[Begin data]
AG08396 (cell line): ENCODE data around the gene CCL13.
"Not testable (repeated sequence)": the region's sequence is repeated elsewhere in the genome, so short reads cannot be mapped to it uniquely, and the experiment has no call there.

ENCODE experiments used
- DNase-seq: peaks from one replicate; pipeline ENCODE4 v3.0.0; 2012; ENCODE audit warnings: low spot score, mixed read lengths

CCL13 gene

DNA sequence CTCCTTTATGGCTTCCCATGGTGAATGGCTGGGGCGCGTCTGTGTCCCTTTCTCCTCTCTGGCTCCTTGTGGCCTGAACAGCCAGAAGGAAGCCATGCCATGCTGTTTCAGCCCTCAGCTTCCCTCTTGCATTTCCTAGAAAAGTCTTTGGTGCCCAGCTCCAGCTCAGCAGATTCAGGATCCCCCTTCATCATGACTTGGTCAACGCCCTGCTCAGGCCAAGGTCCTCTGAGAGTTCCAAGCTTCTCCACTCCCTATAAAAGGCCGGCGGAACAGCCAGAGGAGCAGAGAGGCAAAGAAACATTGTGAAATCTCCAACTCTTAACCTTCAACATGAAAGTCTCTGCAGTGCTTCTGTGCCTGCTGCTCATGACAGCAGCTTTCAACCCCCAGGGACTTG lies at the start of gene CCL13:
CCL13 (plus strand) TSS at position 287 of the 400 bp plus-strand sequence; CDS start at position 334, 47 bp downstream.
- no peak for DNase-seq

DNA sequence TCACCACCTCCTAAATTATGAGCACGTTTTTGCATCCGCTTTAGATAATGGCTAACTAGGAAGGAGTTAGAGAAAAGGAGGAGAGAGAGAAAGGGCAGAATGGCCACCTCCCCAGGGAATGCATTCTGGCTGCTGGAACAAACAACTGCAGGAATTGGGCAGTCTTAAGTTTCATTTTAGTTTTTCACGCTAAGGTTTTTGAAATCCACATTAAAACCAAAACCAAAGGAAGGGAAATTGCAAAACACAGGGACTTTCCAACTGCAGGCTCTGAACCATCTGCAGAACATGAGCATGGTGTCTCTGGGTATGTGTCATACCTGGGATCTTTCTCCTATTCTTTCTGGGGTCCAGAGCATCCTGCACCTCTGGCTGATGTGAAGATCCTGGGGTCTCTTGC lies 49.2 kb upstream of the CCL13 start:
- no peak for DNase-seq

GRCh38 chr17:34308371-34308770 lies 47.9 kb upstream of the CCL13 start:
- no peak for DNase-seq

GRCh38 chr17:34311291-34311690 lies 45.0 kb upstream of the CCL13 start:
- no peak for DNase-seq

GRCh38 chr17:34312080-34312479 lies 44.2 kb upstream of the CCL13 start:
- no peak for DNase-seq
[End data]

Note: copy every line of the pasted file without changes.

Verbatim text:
AG08396 (cell line): ENCODE data around the gene CCL13.
"Not testable (repeated sequence)": the region's sequence is repeated elsewhere in the genome, so short reads cannot be mapped to it uniquely, and the experiment has no call there.

ENCODE experiments used
- DNase-seq: peaks from one replicate; pipeline ENCODE4 v3.0.0; 2012; ENCODE audit warnings: low spot score, mixed read lengths

CCL13 gene

DNA sequence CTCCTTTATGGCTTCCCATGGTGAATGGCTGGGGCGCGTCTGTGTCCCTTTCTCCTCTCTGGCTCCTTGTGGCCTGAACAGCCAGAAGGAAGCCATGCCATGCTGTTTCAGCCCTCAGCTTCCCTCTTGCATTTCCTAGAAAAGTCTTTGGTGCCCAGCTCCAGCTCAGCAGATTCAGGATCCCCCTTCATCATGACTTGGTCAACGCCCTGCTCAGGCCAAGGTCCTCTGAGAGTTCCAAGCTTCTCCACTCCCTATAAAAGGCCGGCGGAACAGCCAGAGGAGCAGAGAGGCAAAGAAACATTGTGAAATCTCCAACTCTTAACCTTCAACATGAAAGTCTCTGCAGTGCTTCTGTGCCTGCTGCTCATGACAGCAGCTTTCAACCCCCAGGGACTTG lies at the start of gene CCL13:
CCL13 (plus strand) TSS at position 287 of the 400 bp plus-strand sequence; CDS start at position 334, 47 bp downstream.
- no peak for DNase-seq

DNA sequence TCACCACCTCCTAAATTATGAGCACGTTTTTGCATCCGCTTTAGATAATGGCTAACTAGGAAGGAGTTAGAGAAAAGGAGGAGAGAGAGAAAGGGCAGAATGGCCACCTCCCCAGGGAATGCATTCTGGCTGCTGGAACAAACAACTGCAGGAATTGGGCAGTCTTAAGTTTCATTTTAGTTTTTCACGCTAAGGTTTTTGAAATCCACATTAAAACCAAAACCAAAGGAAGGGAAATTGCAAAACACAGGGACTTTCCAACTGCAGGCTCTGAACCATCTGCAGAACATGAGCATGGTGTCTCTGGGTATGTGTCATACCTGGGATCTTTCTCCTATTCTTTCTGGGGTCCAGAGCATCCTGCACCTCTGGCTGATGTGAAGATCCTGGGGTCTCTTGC lies 49.2 kb upstream of the CCL13 start:
- no peak for DNase-seq

GRCh38 chr17:34308371-34308770 lies 47.9 kb upstream of the CCL13 start:
- no peak for DNase-seq

GRCh38 chr17:34311291-34311690 lies 45.0 kb upstream of the CCL13 start:
- no peak for DNase-seq

GRCh38 chr17:34312080-34312479 lies 44.2 kb upstream of the CCL13 start:
- no peak for DNase-seq